Virtual Roundtable Discussion: Bolstering international responses to the human rights crisis in the Philippines (December 7)

You are currently viewing Virtual Roundtable Discussion: Bolstering international responses to the human rights crisis in the Philippines (December 7)

December 7
4:00 PM to 5:30 PM Manila/9:00 AM to 10:30 AM CET

In the Philippines, the last year of the Duterte administration would leave a tremendous human rights crisis. In the false war on drugs and the counter-insurgency programme, the brutality is directed either against the poor or those working for people’s interests, such as human rights defenders and development workers. Development workers’ and advocates’ work for meaningful reforms and changes are instead met with repression. The domestic institutional landscape remains marked with shrinking civic and democratic spaces. The series of reports by Investigate PH, an effort led by rights organisations and solidarity partners, show the intensifying waves of human rights violations. The national elections in 2022 could pose threats and opportunities to the rights situation.

In this context, two levers for international accountability are notable. First, the International Criminal Court (ICC), has found reasonable basis for an investigation and advanced steps towards tackling the charges of crimes against humanity brought against the administration. Second, the UN Human Rights Council (UNHRC) heard the updated country report and recommendations of the High Commissioner on Human Rights, Michelle Bachelet, at its 48th Regular Session. A three-year UN-Philippine Joint Programme (UNJP) was launched in 2021 to implement the October 2020 UNHRC resolution on technical cooperation for human rights, which grassroots’ organisations view as insufficient or a departure from previous calls for a UN investigation.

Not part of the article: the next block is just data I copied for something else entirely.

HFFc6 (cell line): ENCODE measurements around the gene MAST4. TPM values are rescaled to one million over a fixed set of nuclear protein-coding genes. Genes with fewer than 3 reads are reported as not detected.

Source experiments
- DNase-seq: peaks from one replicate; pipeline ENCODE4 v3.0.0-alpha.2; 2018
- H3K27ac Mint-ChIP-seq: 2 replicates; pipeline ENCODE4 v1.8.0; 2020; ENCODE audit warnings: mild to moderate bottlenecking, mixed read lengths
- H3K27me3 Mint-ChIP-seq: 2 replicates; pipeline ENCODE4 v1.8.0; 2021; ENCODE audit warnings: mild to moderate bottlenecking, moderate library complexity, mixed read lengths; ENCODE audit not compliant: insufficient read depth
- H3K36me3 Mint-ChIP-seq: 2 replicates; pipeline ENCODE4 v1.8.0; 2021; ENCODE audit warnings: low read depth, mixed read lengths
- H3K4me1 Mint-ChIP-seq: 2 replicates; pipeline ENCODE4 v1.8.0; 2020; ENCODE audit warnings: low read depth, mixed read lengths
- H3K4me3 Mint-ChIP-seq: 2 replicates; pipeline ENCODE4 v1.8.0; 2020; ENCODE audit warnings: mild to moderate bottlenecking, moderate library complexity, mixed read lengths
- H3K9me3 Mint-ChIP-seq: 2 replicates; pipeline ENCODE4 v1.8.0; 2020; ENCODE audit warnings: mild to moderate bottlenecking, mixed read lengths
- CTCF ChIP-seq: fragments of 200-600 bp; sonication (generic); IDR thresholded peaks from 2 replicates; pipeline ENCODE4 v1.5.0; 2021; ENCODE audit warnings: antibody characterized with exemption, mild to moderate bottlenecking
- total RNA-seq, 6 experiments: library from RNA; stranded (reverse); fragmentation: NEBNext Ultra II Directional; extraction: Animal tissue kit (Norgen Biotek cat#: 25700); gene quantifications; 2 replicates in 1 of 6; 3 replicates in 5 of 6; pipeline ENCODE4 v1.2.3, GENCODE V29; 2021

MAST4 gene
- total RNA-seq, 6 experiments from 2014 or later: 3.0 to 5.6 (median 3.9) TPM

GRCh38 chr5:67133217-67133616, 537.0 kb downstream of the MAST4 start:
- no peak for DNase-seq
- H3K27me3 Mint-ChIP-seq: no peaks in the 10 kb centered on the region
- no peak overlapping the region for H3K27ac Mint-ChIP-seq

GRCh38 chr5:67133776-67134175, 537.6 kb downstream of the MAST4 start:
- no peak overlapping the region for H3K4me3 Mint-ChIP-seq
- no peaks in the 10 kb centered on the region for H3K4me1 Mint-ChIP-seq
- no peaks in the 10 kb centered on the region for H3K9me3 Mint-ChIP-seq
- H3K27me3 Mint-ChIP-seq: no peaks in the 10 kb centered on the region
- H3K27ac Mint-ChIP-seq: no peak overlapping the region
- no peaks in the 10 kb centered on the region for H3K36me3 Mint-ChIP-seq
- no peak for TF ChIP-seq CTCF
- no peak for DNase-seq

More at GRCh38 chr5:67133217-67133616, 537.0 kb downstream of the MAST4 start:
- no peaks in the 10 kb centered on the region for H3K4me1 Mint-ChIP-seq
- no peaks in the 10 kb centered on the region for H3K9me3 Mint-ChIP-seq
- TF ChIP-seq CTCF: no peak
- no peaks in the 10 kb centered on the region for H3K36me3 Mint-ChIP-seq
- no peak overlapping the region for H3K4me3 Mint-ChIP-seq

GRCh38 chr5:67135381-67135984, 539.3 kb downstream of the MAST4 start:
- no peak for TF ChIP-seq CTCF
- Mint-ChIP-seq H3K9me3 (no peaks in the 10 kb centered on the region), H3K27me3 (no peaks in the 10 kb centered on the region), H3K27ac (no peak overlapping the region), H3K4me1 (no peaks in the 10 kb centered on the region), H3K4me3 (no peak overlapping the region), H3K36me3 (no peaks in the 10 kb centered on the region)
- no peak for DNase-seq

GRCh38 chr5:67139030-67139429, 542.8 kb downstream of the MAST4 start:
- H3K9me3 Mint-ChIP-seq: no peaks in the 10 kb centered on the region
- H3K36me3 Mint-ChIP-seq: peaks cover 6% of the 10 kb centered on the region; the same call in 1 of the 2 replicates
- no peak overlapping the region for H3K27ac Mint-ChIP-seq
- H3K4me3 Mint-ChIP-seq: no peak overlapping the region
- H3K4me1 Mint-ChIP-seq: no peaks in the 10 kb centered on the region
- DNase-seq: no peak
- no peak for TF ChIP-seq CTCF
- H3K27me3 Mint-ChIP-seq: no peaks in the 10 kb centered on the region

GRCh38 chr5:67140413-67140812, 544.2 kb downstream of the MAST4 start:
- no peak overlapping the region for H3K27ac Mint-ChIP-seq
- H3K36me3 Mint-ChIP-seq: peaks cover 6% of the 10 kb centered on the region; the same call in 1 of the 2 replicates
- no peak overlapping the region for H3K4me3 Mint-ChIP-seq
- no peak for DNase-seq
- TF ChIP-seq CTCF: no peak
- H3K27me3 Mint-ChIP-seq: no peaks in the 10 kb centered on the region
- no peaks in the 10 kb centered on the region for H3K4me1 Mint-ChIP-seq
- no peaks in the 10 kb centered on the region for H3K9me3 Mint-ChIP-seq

Grassroots organisations – especially workers, peasants, women, Indigenous Peoples – remain at the frontlines. They continue to assert and advocate for people’s economic, social, and cultural rights, including the right to development, and an enabling environment, free from reprisals. Many of them view the potentials of international accountability as a positive step in support of communities’ and people’s organisations’ longstanding efforts to achieve justice. This Roundtable Discussion follows a previous conversation held in April 2021, where international development actors shared recommendations toward upholding rights and achieving state accountability. It is organised by IBON International, a Southern INGO working on capacity development of CSOs especially in the global South, and the Council for People’s Development and Governance (CPDG), a national network of development workers and advocates in the Philippines.